One who recovers from flu must get one’s heart evaluated
Swine Flu may Predispose for Sudden Heart Attack
New Delhi, February 25, 2015. The aftermath of swine flu could be sudden heart attack.
Leading Cardiologist and director of Metro Hospitals and Heart Institute, Dr. Purushottam Lal has cautioned it. According to him, swine flu or any other flu may leave one with weak heart muscle. A person, who has recovered from flu, must get his heart evaluated.
Talking to Meditoall editor dhananjay kumar, Dr. Lal said, ‘ The virus of any flu can also dent the heart adversely, causing irreparable damage to the cardiac muscle and possibly killing those who appear fit, even young adults,’
According to Dr. Lal, the condition, known as myocarditis, occurs when a virus penetrates heart muscles which in turn trigger a defensive response from the body with robust immune system. That reactive attack can be deadly. Dr. Lal has advised ddoctors should also evaluate flu survivors for potential late onset of cardiovascular complications that may occur following the typical flu- like illness.
Sadly, most doctors do not factor in myocarditis. It is to the peril of many flu survivors. ‘In flu patients, myocarditis frequently goes undiagnosed until it reaches serious levels, at that point, damage to the heart is often beyond repair’, said Dr. Lal.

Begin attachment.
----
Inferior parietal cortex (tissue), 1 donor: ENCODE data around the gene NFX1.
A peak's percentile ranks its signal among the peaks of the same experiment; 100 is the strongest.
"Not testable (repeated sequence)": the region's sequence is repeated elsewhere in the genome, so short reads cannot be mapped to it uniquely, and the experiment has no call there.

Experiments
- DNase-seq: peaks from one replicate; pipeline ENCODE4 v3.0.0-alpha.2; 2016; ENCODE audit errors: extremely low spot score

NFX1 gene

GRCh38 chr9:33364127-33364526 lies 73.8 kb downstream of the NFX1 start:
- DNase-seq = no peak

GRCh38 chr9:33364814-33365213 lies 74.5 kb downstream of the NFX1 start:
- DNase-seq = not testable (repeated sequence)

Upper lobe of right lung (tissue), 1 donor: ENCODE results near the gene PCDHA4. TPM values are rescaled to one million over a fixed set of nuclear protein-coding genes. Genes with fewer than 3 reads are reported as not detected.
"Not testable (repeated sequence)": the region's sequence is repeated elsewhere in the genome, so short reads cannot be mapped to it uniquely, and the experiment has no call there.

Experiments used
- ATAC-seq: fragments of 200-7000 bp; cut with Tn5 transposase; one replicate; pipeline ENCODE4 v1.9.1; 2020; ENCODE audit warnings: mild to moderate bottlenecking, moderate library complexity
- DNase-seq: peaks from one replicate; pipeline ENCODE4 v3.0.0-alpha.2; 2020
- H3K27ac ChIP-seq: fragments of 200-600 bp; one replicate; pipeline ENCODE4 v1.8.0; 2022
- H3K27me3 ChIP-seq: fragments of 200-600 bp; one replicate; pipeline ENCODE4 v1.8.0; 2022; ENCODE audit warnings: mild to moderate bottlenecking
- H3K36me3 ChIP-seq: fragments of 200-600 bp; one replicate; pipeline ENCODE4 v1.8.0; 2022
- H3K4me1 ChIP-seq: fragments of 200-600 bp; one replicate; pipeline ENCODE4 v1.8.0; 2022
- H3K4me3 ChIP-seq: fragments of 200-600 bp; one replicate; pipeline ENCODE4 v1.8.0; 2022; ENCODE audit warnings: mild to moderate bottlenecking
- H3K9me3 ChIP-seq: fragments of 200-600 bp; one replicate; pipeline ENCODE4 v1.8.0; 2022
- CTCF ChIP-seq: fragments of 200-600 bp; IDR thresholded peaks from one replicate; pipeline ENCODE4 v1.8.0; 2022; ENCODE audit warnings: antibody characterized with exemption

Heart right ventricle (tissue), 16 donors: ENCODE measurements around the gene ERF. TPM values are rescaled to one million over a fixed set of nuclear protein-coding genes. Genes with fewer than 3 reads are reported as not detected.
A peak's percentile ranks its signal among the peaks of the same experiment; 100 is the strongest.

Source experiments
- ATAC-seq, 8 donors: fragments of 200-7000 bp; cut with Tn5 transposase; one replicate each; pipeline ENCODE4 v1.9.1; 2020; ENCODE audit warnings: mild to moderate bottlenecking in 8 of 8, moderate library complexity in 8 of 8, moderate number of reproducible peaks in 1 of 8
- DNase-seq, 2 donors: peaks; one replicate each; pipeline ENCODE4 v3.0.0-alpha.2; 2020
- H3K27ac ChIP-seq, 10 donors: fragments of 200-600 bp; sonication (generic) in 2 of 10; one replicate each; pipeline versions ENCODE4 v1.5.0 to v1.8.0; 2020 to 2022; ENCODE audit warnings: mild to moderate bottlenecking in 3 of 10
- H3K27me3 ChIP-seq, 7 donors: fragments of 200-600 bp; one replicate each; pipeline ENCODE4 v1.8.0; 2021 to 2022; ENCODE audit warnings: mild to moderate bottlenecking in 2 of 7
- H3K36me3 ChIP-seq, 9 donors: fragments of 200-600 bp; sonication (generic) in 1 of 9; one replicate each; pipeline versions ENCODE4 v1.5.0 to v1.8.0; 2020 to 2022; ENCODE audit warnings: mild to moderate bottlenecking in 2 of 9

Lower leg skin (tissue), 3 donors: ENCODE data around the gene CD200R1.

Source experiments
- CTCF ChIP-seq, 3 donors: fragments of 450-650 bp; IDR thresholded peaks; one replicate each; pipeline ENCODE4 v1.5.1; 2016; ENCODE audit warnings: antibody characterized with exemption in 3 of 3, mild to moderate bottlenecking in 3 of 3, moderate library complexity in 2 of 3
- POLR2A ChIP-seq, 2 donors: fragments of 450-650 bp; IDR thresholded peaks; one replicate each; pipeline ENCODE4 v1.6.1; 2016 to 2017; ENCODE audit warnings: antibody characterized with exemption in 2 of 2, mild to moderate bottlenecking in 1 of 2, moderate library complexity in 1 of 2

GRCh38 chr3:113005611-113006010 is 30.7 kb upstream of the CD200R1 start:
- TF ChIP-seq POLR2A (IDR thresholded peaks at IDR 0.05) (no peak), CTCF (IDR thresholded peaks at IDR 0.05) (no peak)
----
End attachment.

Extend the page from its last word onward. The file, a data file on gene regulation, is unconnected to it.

According to Dr. Lal, a few clues, including chest pain and an irregular heartbeat, can suggest that flu viruses have moved into the heart. Patients, who temporarily recover from the flu and then suddenly start feeling sick again also must be screened for the complication,.
Dr. Lal suggests that people with heart failure should be alert to changes in their breathing and should promptly report changes to their health care provider. It is especially important to wash your hands often with soap and water and follow other basic hygiene to avoid infection. Do not stop taking your medications without first consulting your health care provider, especially in the event of influenza or a respiratory infection.
Dr. Lal further says, ‘In a swine flu patient, fever causes dehydration which in turn increases the risk of blood clot and blood getting viscous. So swine flu or any flu patient should take sufficient liquid to avert these risky episodes.’